The fall out was anything but pretty but soon the waves of support and empathy began to wash over her. Wimbledon said that their door was always open and the club’s chief executive, Sally Bolton, made it clear that they were willing to discuss any issues going forward. But Bolton was one of the very few to make it plain that the business of media commitments is not just a concern for the players.

“We have started a consultation,” she told BBC Radio 4’s Today Programme a couple of days ago. “Of course, that consultation needs to include not just the players, but the media and all of those engaged in that space.”

This was the first voice of reason in what had become a very messy situation. Osaka managed to annoy the media by blaming us for her mental health problems. Our heartless questioning of her when she won or lost (tough, biting interrogations along the lines of “your serve wasn’t working too well today…. any idea why?”) were “putting doubt” in her mind.

She offended the four grand slams by breaking their rules (players are obliged to speak to the media after matches, if requested) and Roland Garros in particular when she did not respond to their enquiries as to her health and wellbeing.

When the slams publicly pointed out that there was a system of fines and other sanctions in place to deal with those who broke the rules, the Twittersphere went ballistic. In that measured and considered way that it has, social media immediately flicked a lit match into the petrol can and lambasted anyone and everyone. Those who disagreed responded with ever more vitriolic – and ill-informed – arguments.

And in the middle of this, the woman who was already struggling with anxiety issues, was left to watch explosion. Presumably from under the duvet.

Meanwhile, those who manage her affairs happily announced that their client was having a little R&R at home and would be back in time for the Olympics in Tokyo. She was, apparently, looking forward to that.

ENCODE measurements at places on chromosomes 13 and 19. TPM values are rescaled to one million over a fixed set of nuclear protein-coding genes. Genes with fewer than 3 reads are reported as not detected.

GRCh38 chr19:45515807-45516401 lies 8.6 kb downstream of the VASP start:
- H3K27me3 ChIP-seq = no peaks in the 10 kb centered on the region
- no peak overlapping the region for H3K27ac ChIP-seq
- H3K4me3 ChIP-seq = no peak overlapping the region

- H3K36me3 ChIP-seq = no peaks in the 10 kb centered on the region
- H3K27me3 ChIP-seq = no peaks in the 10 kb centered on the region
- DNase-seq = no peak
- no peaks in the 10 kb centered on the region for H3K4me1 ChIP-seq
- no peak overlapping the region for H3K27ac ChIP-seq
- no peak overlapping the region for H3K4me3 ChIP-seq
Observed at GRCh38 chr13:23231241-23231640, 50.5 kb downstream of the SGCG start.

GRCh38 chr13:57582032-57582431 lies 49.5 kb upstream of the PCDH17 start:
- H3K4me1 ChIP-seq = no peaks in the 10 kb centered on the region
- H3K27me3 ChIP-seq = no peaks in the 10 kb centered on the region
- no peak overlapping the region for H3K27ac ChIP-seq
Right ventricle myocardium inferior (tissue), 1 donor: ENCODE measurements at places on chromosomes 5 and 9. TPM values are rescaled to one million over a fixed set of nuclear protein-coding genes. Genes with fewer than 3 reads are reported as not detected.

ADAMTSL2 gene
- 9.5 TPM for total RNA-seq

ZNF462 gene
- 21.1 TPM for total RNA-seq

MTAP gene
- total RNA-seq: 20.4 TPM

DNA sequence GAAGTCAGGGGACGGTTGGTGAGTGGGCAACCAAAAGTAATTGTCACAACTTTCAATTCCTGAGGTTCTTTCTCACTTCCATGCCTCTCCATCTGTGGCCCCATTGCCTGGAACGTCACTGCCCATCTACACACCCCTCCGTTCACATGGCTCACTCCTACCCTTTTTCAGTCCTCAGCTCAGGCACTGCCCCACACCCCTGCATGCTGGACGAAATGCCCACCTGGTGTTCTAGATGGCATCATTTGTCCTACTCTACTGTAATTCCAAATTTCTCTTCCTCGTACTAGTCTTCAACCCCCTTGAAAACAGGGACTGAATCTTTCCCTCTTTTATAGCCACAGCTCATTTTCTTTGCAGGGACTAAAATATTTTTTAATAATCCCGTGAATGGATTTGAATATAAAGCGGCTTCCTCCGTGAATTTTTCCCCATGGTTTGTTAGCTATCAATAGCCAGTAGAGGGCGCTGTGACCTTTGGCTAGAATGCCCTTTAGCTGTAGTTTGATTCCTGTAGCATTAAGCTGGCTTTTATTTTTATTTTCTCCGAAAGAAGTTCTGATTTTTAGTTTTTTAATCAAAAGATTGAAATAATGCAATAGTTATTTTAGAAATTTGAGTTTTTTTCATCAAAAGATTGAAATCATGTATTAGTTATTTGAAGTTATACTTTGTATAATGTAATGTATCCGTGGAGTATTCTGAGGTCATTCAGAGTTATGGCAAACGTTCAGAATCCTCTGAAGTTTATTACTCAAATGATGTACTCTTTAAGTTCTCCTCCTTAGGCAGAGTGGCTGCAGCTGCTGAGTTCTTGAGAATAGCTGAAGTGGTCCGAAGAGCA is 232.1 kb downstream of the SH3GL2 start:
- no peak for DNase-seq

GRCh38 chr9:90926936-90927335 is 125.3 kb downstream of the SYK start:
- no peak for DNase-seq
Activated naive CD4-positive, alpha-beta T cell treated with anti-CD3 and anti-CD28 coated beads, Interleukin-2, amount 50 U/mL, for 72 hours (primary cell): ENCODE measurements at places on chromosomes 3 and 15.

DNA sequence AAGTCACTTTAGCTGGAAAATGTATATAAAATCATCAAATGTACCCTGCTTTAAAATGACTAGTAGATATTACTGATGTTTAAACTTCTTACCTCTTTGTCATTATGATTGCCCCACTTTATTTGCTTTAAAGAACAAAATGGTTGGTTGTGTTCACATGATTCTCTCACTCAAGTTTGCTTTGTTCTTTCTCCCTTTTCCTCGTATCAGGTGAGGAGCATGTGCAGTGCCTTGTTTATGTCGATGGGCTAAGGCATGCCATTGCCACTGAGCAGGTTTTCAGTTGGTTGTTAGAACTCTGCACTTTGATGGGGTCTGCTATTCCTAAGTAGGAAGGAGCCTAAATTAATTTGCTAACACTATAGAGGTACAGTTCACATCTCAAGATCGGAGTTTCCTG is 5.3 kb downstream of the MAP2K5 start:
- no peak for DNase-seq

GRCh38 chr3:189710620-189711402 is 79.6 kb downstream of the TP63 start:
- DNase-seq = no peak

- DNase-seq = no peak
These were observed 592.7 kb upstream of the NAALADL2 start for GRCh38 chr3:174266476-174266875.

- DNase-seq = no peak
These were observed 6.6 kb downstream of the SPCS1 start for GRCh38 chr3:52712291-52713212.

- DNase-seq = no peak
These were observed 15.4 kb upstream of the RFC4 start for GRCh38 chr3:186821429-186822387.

Even the most casual of tennis watchers could have told you that Osaka is a delicate soul. When she got to No.1 after winning the Australian Open in 2019, she won only 13 matches over the next six months. And she did not win another title until she had lost her No.1 spot. She simply could not cope with the pressure and the attention.

Why, then, those around her think she is going to be able to cope with the Tokyo Olympics – where she is bound to be the poster girl – is a mystery. The Japanese press are charming: polite, hard working and dedicated. But there are hundreds of them. They go everywhere.

When Kei Nishikori reached his one grand slam final, he suddenly found himself surrounded by 30 or 40 people at every tournament. They followed him to his hotel. They filmed him having his breakfast. They asked him questions as he got into his car to go and practice. They asked him questions when he got out at the other end. The poor bloke couldn’t go to the gents without a film crew at his elbow. And he had only reached one major final.

Osaka has won four slams, been No.1 in the world and is the highest paid female athlete on the planet. And as the biggest Japanese sports star, she will be going back to Japan to represent her nation at the Olympics. If she is anxious and depressed now, who knows how she will feel when she walks into that arena.

Wimbledon may be wide open but the one certainty of the moment is that unless Osaka gets help – and proper help – she may never fulfil her huge potential. If she could stay fit and engaged, she could hoover up grand slam titles for as long as she cared to. She is, undoubtedly, that good.

But if she does not have the mental armour to deal with all that comes with that sort of success, she will crumble. And that won’t be fault of the media, it won’t be the fault of the grand slams or the system. It will be the fault of those who “advise” her, who use her to promote their products, their sport or even just their bank balance. If the system truly is rotten, the rot starts at the centre.